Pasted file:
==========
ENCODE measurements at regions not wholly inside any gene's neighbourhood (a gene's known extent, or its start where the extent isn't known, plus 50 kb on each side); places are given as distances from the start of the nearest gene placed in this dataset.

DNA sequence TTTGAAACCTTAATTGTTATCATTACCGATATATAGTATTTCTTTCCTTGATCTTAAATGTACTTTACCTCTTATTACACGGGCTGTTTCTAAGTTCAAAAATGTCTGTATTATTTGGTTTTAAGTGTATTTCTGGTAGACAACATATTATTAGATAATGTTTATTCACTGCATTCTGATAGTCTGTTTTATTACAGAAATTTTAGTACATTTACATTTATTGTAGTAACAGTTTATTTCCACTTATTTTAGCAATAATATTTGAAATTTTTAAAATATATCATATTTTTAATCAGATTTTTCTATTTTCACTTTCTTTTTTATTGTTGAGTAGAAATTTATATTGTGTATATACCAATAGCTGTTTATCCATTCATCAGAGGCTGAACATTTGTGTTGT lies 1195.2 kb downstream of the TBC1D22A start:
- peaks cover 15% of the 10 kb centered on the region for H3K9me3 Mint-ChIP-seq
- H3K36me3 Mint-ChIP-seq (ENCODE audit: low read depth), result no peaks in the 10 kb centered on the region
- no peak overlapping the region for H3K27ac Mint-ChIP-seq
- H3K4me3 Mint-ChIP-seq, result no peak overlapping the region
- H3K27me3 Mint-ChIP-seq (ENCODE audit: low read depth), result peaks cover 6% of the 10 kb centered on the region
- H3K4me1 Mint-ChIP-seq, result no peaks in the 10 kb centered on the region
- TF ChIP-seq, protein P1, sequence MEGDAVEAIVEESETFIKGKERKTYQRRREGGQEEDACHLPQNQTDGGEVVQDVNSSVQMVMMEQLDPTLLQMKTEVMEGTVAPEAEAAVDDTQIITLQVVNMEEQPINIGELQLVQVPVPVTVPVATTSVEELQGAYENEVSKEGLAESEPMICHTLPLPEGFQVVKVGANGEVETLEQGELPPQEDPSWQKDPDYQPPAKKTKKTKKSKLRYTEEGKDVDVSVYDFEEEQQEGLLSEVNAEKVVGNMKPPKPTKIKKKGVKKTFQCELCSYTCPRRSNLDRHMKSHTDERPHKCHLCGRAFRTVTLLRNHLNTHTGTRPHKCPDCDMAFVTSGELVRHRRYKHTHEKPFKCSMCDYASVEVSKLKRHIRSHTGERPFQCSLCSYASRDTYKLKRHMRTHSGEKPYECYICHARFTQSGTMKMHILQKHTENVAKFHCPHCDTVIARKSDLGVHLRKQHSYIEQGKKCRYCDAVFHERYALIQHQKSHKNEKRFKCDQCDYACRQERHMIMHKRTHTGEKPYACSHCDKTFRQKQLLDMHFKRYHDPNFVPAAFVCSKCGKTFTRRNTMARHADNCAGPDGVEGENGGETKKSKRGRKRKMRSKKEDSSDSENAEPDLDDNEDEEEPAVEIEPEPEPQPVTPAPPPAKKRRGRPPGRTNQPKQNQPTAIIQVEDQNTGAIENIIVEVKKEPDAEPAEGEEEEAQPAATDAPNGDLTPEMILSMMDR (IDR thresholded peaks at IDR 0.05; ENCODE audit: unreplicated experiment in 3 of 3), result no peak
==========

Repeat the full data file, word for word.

ENCODE measurements at regions not wholly inside any gene's neighbourhood (a gene's known extent, or its start where the extent isn't known, plus 50 kb on each side); places are given as distances from the start of the nearest gene placed in this dataset.

DNA sequence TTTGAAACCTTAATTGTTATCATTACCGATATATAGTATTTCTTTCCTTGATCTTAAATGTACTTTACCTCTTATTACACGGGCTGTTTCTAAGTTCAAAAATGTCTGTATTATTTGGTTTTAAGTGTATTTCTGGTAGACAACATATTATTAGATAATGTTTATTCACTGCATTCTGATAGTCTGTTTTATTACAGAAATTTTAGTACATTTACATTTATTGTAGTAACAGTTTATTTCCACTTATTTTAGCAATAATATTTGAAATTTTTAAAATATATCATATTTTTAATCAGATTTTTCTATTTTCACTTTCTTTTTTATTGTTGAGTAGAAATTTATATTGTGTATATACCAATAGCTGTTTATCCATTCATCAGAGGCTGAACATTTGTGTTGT lies 1195.2 kb downstream of the TBC1D22A start:
- peaks cover 15% of the 10 kb centered on the region for H3K9me3 Mint-ChIP-seq
- H3K36me3 Mint-ChIP-seq (ENCODE audit: low read depth), result no peaks in the 10 kb centered on the region
- no peak overlapping the region for H3K27ac Mint-ChIP-seq
- H3K4me3 Mint-ChIP-seq, result no peak overlapping the region
- H3K27me3 Mint-ChIP-seq (ENCODE audit: low read depth), result peaks cover 6% of the 10 kb centered on the region
- H3K4me1 Mint-ChIP-seq, result no peaks in the 10 kb centered on the region
- TF ChIP-seq, protein P1, sequence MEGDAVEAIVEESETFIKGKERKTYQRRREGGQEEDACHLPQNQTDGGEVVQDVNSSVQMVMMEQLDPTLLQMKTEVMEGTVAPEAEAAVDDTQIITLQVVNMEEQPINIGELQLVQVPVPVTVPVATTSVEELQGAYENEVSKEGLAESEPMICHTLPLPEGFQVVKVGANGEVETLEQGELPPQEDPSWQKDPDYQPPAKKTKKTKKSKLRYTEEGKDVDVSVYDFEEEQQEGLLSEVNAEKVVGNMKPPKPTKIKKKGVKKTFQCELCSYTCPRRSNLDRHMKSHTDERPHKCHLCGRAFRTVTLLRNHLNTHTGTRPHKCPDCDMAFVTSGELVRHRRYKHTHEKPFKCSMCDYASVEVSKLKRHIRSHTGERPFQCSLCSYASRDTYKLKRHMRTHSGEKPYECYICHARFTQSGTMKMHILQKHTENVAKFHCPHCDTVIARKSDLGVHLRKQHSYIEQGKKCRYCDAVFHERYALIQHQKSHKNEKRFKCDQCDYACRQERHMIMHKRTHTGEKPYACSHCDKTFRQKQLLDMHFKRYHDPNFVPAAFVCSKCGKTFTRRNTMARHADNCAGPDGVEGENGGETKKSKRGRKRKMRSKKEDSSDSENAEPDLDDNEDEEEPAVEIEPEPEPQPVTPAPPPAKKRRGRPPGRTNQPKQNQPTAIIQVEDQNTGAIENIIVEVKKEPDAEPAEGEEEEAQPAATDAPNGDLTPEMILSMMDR (IDR thresholded peaks at IDR 0.05; ENCODE audit: unreplicated experiment in 3 of 3), result no peak